This article, is a good discussion of the various Chinese space ambitions and strategies.

Space.com has a nice infographic on what it might look like:

enter image description here

Possible Russian stations

The Russians have been testing the current ISS modules, to see if they could detach and use as the base modules of a new station called Opsek.

enter image description here

  • $\begingroup$ NASA has actually contracted with Bigelow to provide a module for the ISS: nasa.gov/home/hqnews/2013/jan/… $\endgroup$
    – css
    Jul 31 '13 at 18:26
  • $\begingroup$ @css True. But this is a smaller, subscale model. Tiny compared to a BA330, and I think small compared to a Genesis I or II module. Additionally, they intend to keep the door closed, only opening it regularly to check conditions. So barely used as a module. More of a technology demonstrator. $\endgroup$
    – geoffc
    Jul 31 '13 at 18:50
  • $\begingroup$ Yep. Although, I think I read somewhere at some point that if the technology demonstration went well, NASA planned on calling for a module for actual usage. I can't find the reference at the moment though. $\endgroup$
    – css
    Jul 31 '13 at 19:00
  • $\begingroup$ @css Fair enough. But this is coming so late in the ISS game it is easy enough to imagine the ISS being retired before NASA gets its rear in gear enough to actually contract for a Bigelow module for real. But you never know... $\endgroup$
    – geoffc
    Aug 1 '13 at 12:54

There are multiple plans for new space stations. Bigelow Aerospace plans on completing their next-gen commercial space station by 2014. However, the future of space stations lies with the Chinese who plan to build on the success of the Tiangong-1 with the Tiangong-2 and the Tiangon-3 with the expectation of large manned station by 2020. This is coincidentally the same year the the ISS is de-orbiting, so we shouldn't be without a foothold in space for long.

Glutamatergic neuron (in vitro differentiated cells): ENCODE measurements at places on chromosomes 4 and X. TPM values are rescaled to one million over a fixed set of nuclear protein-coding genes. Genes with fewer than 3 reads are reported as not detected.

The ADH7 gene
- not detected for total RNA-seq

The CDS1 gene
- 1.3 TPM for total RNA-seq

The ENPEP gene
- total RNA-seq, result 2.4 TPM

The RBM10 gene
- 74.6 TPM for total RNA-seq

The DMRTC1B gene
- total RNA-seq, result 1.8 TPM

With the current landscape of space exploration being dominated by governments, the Chinese are more likely to be successful due to the fact that, unlike companies like Bigelow, they don't need to return a profit. That, along with the Chinese trying to prove their dominance in space, means that most likely the next big space station will come from China

  • $\begingroup$ My money is on Bigelow, not the Chinese. They appear (that is the key, appear, proof is in the pudding) to have a solid business model). $\endgroup$
    – geoffc
    Jul 31 '13 at 18:51
  • $\begingroup$ While I hope Bigelow is successful, I just think that time has shown that the only organizations capable of space exploration are large governments. $\endgroup$ Jul 31 '13 at 19:01
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    $\begingroup$ I do sincerely hope that companies like Bigelow and SpaceX are able to commercialize space exploration, but I don't think that will happen in this decade. $\endgroup$ Jul 31 '13 at 19:03

"RKK Energia" has a plan to take the new ISS modules and use them as the base for the new station. Those modules will be launched no earlier than 2014 and will still have enough of resource in 2020.

  • MLM Nauka scheduled for the launch in April 2014
  • UM the Nodal Module
  • NEM the Science and Energy Module

One of the design goals is an unlimited life time of the station (given the timely exchange of the old modules for the newer ones).

Among the proposed tasks of the station are a fueling station and a construction dock.

Source: the interview with the President of RKK Energia on MAKS-2013.